Peter Pan

Paul Hendy
Evolution Productions
Marlowe Theatre, Canterbury
to


First seen as a pantomime in the 1990s, Peter Pan is now one of the country's favourite titles with pantomime versions far outweighing J M Barrie's 1904 tale of the boy who never grew up.

The true mark of a good pantomime is how well it balances the original story with the genre's conventions and, whilst many traditionalists bemoan the Pan in Panto, Evolution Productions' rendering demonstrates just how successful, enjoyable and true to the form the famous Neverland tale can be.

One of pantomime's central characters is the Dame and, in Paul Hendy's production, Ben Roddy returns to the Marlowe Theatre in the role of Mrs Smee. At first the Darling's Nanny and later a pirate aboard the Jolly Roger, Roddy is one of the country's finest cross-dressed Damsels, having refined his form and learnt from the best. His ability to mix physicality with verbal dexterity, anarchy and aggression with care and kindness whilst always ensuring the right mix of male and female characteristics makes his Dame a joy to behold.

Of course Mrs Smee is an invented character, and the role of the Comic in this production goes to Lloyd Hollett's Mr Starkey. A sparring partner for Mrs Smee and Hook, Hollett is at the top of his game eliciting laughs from his extreme facial gymnastics and ability to embrace the audience with a simple aside. This year, his role appears somewhat diminished, being afforded neither opening spot nor much time to establish the vulnerability of the Comic as per Buttons, Simple Simon or Muddles. Indeed, Gemma Hunt's Tiger Lily incites the audience's interaction on more occasions than Mr Starkey and leads a host of strong female characters in a title that so frequently lacks them.

As Tiger Lily, Hunt demonstrates her triple threat prowess, but also delivers a role to inspire with Hendy penning a script that reminds its audience of the importance of equality, empowerment and self-belief. Wendi Peters's Big Chief Squatting Cow is a strong leader for the Crazy Horses Tribe and enables Peters to share her wonderful comic timing and characterisation across a trio of roles, also including a majestic Mrs Darling and a fun-loving Mermaid.

Whilst recent scholarship has revealed Barrie originally intended his Villain to be played by an actress, Canterbury's production retains the convention of Hook as a male. Shaun Williamson fully embraces the role and resists its dandification, favouring a suave but frustrated Hook who, like Peter, wants a mother, thus further strengthening the hatred he feels towards the boy. But in amongst all the villainy, Williamson also has excellent shards of comedy shattered throughout, including references to his previous career in EastEnders and Extras, swapping Barrie for Barry, and a rendition of Taylor Swift's "Look What You Made Me Do" with new lyrics that bring the house down.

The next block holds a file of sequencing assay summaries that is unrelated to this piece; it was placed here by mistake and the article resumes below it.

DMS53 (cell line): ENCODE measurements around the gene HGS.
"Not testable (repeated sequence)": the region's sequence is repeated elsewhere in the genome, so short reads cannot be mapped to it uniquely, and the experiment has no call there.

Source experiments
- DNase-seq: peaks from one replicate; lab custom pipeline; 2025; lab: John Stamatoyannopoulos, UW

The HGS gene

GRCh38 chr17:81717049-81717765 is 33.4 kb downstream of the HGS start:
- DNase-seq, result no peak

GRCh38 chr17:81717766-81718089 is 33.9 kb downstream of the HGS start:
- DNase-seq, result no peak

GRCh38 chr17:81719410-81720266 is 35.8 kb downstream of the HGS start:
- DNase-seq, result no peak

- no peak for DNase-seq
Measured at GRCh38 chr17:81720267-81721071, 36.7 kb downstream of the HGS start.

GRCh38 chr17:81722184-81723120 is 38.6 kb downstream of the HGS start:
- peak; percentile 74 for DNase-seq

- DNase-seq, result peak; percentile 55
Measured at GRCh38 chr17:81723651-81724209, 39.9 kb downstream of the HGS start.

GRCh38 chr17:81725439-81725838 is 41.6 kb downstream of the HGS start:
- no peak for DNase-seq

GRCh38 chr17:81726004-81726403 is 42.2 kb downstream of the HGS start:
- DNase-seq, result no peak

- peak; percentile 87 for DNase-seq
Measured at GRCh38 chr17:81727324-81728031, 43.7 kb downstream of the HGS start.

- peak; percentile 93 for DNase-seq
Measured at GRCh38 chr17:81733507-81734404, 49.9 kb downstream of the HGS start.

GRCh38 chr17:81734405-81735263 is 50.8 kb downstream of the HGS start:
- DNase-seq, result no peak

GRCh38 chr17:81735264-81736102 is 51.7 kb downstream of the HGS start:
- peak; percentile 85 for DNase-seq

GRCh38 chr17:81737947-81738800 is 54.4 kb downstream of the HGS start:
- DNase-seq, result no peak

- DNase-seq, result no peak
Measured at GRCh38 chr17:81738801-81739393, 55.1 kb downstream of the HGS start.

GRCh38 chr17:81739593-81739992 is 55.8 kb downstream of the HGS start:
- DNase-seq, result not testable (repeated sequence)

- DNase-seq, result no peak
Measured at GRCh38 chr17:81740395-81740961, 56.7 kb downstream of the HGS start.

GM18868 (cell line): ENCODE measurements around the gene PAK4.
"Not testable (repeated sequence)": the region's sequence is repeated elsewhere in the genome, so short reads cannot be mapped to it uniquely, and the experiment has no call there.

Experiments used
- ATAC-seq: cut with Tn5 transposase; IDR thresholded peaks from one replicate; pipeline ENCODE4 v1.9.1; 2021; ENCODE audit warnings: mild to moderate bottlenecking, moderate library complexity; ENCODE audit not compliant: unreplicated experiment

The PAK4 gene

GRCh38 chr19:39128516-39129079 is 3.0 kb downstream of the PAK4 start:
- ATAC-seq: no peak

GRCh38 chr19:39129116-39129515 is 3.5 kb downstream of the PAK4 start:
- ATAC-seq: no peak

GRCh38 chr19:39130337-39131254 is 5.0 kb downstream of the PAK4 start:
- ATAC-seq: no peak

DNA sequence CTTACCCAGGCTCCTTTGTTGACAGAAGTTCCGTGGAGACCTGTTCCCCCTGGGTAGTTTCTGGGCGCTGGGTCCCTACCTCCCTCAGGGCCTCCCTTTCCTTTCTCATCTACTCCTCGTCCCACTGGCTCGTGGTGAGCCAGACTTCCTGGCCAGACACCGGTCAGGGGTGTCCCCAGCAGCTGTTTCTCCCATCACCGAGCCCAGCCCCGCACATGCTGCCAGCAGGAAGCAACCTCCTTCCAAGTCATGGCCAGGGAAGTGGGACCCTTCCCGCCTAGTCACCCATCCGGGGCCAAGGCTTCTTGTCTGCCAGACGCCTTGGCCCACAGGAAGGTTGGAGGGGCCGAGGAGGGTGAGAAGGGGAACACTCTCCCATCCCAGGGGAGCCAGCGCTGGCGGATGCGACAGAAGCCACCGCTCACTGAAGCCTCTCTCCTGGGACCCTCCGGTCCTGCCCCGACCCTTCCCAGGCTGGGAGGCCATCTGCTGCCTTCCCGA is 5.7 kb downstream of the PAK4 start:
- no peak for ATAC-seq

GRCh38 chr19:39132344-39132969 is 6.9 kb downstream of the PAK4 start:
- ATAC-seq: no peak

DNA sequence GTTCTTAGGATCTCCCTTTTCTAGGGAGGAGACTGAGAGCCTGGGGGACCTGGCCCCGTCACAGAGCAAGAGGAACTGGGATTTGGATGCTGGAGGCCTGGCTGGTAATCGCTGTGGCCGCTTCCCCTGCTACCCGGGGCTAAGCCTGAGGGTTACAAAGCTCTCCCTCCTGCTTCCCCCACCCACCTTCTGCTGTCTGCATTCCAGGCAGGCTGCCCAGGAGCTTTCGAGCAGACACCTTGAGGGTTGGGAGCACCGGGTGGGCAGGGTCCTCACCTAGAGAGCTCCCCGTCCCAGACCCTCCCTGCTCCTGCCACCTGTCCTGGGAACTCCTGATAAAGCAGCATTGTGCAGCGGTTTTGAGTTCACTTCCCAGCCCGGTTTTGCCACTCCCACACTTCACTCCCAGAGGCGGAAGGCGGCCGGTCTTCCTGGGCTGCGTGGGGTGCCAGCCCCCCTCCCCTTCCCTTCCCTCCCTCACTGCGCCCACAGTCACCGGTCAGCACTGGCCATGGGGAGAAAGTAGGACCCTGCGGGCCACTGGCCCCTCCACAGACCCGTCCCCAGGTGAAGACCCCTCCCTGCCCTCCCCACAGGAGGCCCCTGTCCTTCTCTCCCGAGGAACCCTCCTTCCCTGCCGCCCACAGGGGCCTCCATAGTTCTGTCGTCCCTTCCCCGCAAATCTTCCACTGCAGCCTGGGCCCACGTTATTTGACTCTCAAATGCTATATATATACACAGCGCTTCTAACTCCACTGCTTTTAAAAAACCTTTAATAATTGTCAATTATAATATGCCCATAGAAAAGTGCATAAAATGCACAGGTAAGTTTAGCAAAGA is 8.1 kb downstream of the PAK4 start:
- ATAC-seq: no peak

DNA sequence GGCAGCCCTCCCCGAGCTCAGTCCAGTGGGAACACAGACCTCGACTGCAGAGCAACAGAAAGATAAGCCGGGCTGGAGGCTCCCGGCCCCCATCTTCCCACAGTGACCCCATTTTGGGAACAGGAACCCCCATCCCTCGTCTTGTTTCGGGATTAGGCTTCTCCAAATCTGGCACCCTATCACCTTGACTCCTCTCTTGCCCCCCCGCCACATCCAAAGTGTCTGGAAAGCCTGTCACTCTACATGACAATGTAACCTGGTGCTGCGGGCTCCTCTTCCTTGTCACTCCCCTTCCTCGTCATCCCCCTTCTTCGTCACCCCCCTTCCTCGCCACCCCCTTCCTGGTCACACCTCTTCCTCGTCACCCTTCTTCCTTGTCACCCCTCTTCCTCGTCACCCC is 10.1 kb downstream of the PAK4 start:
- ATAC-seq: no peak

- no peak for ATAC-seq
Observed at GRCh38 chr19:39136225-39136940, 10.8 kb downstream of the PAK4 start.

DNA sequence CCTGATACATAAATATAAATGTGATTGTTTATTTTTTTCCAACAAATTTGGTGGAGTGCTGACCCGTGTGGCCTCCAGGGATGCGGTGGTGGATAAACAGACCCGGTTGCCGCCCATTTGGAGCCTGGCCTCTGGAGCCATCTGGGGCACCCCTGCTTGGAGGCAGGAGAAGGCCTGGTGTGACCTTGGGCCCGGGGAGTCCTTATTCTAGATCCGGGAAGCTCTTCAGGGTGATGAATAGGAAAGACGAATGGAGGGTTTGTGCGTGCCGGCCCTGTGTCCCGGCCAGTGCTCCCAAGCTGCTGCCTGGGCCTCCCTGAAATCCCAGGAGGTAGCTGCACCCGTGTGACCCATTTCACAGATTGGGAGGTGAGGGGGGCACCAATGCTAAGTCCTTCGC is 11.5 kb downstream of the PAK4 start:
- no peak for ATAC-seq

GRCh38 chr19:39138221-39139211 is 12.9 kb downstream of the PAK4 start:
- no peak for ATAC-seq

But for all the joy and wit of this number, act one opens and closes without the usual vitality and energy Canterbury audiences are accustomed to. The show's first number is somewhat restrained as it informs the audience that they're all invited to the Darlings' party and rather labours the framing of the production as a pantomime. Similarly, "Crazy Horses" never builds due to the repetitive nature of the song and ends the act rather abruptly, albeit with a flurry of fire.

And, whilst the annual pun-run, this year featuring gags relating to fruit, vegetables and herbs, is delivered with aplomb by Hook, Starkey and Smee, the latter two are deprived of any slosh, instead receiving a piece of comedy choreography on the theme of synchronised swimming, but without a drop of water in sight.

A revolving island takes the audience on their Neverland journey from Jolly Roger to Home Under the Ground, with this year's production featuring one of the highest quality sets seen on the Canterbury stage courtesy of Helga Wood and Morgan Brind. There is also an impressive use of projection for the flying sequences which David Ribi's Pan and Samantha Dorrace's Wendy bring to life so effortlessly as if soaring above the skies and seeing the world from above for the very first time.

Relocating Pan and Wendy's 'kiss' dialogue to the second act and dispensing with Wendy aiding Peter sew his shadow back on does mean there is slightly more distance between the two characters than usual as the adventure takes over any romance between the two, but Hendy's script perfectly captures the jealousy between Tinkerbell and Wendy, aided greatly by Jo Osmand's sassy interpretation of the role.

A strong ensemble help bring the musical numbers to life, with extra spectacle provided by acrobat troupe The Black Eagles effortlessly woven into proceedings as Pirates and Indians.

Boasting Nana the break-dancing dog, a Dame that does the worm and plenty of opportunities for self-professed spurious comedy routines, Peter Pan continues the Marlowe's reign as one of the best pantomimes in the country.

Simon Sladen